Thursday, June 16, 2016

Courts are Defending the Climate and the Environment

The courts are emerging as a powerful tool to drive climate action and protect the environment. US courts have been maligned for a number of questionable rulings not the least of which is Citizens United which increases the power of corporations and gives them unlimited authority to influence electoral outcomes through campaign spending. In 2015 the Supreme Court ruled that the Obama adminstration should have considered the compliance costs when crafting clean air regulations.

However, US courts have also done some good things in defense of the environment. Most recently they blocked an attempt to kill the Obama administration’s regulations that limit mercury and other toxic pollutants.

In April 2014, the Supreme Court ruled in favor of the Cross-State Air Pollution Rule which is a critical clean air standard that will protect the health of Americans across 28 Eastern states. It limits the amount of pollution that can flow across state boundaries. The ruling protected the EPA’s interpretation of the Good Neighbor Provision [of the Clean Air Act]. (page 32 of the decision). Only Justices Scalia and Thomas dissented. The rule specifically reduces the amount of sulfur dioxide and oxides of nitrogen pollution emitted from coal-fired power plants across 28 eastern states.

In January, 2016 the Supreme Court upheld the Federal Energy Regulatory Commission’s (FERC) demand response rule, which was created in 2011 and orders utilities to compensate consumers for reducing their use during peak hours. This ruling supports renewable energy and efficiency during peak periods and as such combats climate change.

More than 20 energy companies, other businesses and industry organizations, along with 27 states, filed lawsuits to block the Obama Administration’s Clean Power Plan. The DC Circuit Court unanimously rejected requests for a stay in December intended to shelve carbon emission regulations. This effectively gave a green light for the regulations. The death of Justice Scalia was a blessing for climate action as it gave the Supreme Court the numbers needed to reject attempts to block the air pollution rule in April.

On June 13th, the U.S. Supreme Court denied an effort by a group of states led by Michigan to block the regulations. By removing harmful pollution from the air these regulations will save thousands of lives each year and prevent developmental delays in children. This is the second time this year the Supreme Court has refused to hear arguments to put the regulations on hold.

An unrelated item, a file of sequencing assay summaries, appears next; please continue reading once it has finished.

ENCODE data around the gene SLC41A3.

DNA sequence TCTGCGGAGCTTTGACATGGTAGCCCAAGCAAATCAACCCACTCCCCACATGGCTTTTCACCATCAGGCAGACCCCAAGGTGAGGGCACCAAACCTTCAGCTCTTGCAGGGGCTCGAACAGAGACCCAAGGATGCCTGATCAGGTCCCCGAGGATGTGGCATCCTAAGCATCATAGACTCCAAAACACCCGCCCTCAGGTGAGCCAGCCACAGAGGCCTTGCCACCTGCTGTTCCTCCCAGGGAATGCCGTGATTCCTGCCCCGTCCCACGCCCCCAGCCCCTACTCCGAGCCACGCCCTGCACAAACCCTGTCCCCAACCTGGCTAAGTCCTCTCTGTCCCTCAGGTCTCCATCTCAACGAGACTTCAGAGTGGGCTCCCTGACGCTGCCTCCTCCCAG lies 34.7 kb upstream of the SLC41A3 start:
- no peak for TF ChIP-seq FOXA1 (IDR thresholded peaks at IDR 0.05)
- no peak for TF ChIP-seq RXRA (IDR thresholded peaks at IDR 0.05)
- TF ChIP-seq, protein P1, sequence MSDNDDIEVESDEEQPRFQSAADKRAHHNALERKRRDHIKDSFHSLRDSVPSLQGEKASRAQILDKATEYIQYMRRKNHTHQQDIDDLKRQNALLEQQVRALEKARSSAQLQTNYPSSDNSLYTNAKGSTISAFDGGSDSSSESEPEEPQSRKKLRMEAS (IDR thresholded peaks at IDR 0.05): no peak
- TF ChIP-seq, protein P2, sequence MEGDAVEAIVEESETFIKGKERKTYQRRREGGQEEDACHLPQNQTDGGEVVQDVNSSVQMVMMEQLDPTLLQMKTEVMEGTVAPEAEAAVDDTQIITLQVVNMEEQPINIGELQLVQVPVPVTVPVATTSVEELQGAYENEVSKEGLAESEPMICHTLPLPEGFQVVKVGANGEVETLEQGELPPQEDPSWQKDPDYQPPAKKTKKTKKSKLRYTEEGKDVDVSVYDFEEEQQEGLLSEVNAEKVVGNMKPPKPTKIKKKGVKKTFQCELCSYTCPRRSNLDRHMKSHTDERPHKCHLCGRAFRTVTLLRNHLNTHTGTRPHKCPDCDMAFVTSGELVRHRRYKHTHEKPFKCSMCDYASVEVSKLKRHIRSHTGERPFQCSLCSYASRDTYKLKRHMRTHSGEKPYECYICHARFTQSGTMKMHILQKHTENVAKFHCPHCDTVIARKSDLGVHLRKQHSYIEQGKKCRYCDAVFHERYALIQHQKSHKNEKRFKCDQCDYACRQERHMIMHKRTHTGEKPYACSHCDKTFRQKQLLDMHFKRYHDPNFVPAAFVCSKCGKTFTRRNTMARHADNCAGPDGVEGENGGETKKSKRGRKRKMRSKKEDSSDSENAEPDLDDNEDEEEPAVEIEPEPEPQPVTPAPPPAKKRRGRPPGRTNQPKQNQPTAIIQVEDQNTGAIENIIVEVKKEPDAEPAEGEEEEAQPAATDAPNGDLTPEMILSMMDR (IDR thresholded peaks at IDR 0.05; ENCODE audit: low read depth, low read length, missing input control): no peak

US courts are not only helping to protect big ticket items like clean air, they are also protecting individual species like the wolverine and the polar bear. They have also helped to protect forests.

Court rulings have also helped to offset Republican attempts to interfere with voting maps through a process known as redistricting. In February three federal judges threw out the congressional voting maps the Republican-led General Assembly drew five years ago, ruling that two districts were gerrymandered along racial lines.

The courts are emerging as an important route for citizens to pressure their governments into acting on climate change. In the US, an environmental law nonprofit “Our Children’s Trust” and 21 young people successfully sued the federal government demanding that they do more to combat climate change.

On April 29, 2016 a Washington state ruling in the critical climate case brought by youths against the state’s Department of Ecology, King County Superior Court Judge Hollis Hill ordered the Department of Ecology to promulgate an emissions reduction rule by the end of 2016 and make recommendations to the state legislature on science-based greenhouse gas reductions in the 2017 legislative session.

Similar cases are pending before other U.S. courts in the federal district court in Oregon and in the state courts of North Carolina, Pennsylvania, Colorado, Massachusetts and Oregon.

Citizens in other countries are also using the Similar lawsuits have also succeeded in Pakistan and another is pending in New Zealand. These legal challenges can force governments to take stronger action to fight climate change. A farmer in Peru has also sued a giant German energy utility for contributing to global warming.

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